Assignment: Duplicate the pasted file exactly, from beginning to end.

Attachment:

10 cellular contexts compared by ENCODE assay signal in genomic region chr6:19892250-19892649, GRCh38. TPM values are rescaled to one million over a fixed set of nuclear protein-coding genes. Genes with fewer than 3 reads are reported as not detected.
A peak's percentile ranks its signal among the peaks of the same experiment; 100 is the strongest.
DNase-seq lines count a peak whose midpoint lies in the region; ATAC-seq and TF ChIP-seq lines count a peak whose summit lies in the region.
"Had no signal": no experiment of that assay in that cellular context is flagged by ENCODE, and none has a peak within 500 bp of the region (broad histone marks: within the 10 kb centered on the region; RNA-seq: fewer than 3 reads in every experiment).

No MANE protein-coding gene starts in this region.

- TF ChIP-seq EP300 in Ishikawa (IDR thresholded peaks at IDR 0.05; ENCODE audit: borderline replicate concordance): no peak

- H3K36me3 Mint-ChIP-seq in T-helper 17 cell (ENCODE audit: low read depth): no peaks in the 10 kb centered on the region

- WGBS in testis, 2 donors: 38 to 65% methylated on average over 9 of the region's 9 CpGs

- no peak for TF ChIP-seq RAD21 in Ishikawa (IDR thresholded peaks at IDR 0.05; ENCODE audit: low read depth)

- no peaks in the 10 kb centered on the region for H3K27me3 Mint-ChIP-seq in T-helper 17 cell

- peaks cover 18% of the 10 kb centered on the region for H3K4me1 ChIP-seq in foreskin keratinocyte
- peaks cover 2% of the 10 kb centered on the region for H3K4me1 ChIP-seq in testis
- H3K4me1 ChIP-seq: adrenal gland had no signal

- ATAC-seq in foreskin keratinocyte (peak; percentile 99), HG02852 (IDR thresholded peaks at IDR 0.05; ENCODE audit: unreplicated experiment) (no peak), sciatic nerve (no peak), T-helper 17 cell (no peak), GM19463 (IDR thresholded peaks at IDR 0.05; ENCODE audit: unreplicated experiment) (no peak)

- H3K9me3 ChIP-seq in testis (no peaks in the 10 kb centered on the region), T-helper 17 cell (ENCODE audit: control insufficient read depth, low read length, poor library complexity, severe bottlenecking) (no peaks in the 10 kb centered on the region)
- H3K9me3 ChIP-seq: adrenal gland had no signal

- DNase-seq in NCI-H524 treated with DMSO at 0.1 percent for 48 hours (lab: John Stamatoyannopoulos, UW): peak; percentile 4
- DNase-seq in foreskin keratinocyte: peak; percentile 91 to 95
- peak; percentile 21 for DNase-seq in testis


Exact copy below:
10 cellular contexts compared by ENCODE assay signal in genomic region chr6:19892250-19892649, GRCh38. TPM values are rescaled to one million over a fixed set of nuclear protein-coding genes. Genes with fewer than 3 reads are reported as not detected.
A peak's percentile ranks its signal among the peaks of the same experiment; 100 is the strongest.
DNase-seq lines count a peak whose midpoint lies in the region; ATAC-seq and TF ChIP-seq lines count a peak whose summit lies in the region.
"Had no signal": no experiment of that assay in that cellular context is flagged by ENCODE, and none has a peak within 500 bp of the region (broad histone marks: within the 10 kb centered on the region; RNA-seq: fewer than 3 reads in every experiment).

No MANE protein-coding gene starts in this region.

- TF ChIP-seq EP300 in Ishikawa (IDR thresholded peaks at IDR 0.05; ENCODE audit: borderline replicate concordance): no peak

- H3K36me3 Mint-ChIP-seq in T-helper 17 cell (ENCODE audit: low read depth): no peaks in the 10 kb centered on the region

- WGBS in testis, 2 donors: 38 to 65% methylated on average over 9 of the region's 9 CpGs

- no peak for TF ChIP-seq RAD21 in Ishikawa (IDR thresholded peaks at IDR 0.05; ENCODE audit: low read depth)

- no peaks in the 10 kb centered on the region for H3K27me3 Mint-ChIP-seq in T-helper 17 cell

- peaks cover 18% of the 10 kb centered on the region for H3K4me1 ChIP-seq in foreskin keratinocyte
- peaks cover 2% of the 10 kb centered on the region for H3K4me1 ChIP-seq in testis
- H3K4me1 ChIP-seq: adrenal gland had no signal

- ATAC-seq in foreskin keratinocyte (peak; percentile 99), HG02852 (IDR thresholded peaks at IDR 0.05; ENCODE audit: unreplicated experiment) (no peak), sciatic nerve (no peak), T-helper 17 cell (no peak), GM19463 (IDR thresholded peaks at IDR 0.05; ENCODE audit: unreplicated experiment) (no peak)

- H3K9me3 ChIP-seq in testis (no peaks in the 10 kb centered on the region), T-helper 17 cell (ENCODE audit: control insufficient read depth, low read length, poor library complexity, severe bottlenecking) (no peaks in the 10 kb centered on the region)
- H3K9me3 ChIP-seq: adrenal gland had no signal

- DNase-seq in NCI-H524 treated with DMSO at 0.1 percent for 48 hours (lab: John Stamatoyannopoulos, UW): peak; percentile 4
- DNase-seq in foreskin keratinocyte: peak; percentile 91 to 95
- peak; percentile 21 for DNase-seq in testis